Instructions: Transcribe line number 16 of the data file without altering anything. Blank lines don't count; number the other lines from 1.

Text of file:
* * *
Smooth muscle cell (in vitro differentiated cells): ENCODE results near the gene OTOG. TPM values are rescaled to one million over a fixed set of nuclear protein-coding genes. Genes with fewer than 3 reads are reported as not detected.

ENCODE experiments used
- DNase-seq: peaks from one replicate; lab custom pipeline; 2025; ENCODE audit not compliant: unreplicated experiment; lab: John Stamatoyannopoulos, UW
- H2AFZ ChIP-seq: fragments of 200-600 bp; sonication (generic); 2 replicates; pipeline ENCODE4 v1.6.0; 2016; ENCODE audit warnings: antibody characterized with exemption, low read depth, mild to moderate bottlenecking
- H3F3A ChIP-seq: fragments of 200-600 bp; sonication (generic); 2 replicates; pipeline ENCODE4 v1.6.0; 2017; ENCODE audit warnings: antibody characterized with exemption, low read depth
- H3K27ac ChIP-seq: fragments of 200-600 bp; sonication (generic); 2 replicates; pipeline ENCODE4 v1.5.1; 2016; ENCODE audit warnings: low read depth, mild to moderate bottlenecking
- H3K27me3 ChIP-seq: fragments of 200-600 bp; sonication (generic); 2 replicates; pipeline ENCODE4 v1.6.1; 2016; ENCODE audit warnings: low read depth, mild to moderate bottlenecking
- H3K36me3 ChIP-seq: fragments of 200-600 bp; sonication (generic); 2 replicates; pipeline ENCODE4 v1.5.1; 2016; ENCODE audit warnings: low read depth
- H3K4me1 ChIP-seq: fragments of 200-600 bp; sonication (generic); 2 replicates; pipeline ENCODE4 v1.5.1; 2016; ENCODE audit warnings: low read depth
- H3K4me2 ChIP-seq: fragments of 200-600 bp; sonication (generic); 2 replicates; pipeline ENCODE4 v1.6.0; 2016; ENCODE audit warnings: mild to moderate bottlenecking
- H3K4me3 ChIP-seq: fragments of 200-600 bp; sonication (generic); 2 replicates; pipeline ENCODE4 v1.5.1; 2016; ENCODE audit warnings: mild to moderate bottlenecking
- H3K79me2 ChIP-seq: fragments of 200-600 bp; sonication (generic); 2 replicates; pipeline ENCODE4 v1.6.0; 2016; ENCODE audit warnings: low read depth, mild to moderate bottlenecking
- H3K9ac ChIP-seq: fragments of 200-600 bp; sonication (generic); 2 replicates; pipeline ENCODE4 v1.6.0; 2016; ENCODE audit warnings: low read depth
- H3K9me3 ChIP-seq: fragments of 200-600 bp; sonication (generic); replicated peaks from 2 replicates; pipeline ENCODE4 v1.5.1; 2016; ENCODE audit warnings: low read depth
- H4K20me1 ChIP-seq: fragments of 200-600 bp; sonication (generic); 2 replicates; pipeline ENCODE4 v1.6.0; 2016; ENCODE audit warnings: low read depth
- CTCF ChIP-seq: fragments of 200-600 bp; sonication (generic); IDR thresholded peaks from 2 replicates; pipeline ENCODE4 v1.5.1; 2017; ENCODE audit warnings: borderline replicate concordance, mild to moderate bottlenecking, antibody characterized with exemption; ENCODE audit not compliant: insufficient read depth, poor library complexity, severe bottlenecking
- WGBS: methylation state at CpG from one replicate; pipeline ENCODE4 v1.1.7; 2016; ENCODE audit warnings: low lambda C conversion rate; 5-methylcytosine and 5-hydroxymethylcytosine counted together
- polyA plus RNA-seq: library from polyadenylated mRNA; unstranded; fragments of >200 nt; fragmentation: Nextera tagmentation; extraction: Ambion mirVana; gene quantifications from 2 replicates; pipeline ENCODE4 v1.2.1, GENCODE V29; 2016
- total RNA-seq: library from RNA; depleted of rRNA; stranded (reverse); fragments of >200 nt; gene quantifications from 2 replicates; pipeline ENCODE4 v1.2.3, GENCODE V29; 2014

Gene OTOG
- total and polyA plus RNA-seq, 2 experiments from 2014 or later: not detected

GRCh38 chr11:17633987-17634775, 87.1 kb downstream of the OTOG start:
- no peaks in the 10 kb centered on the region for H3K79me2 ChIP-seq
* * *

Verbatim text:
- CTCF ChIP-seq: fragments of 200-600 bp; sonication (generic); IDR thresholded peaks from 2 replicates; pipeline ENCODE4 v1.5.1; 2017; ENCODE audit warnings: borderline replicate concordance, mild to moderate bottlenecking, antibody characterized with exemption; ENCODE audit not compliant: insufficient read depth, poor library complexity, severe bottlenecking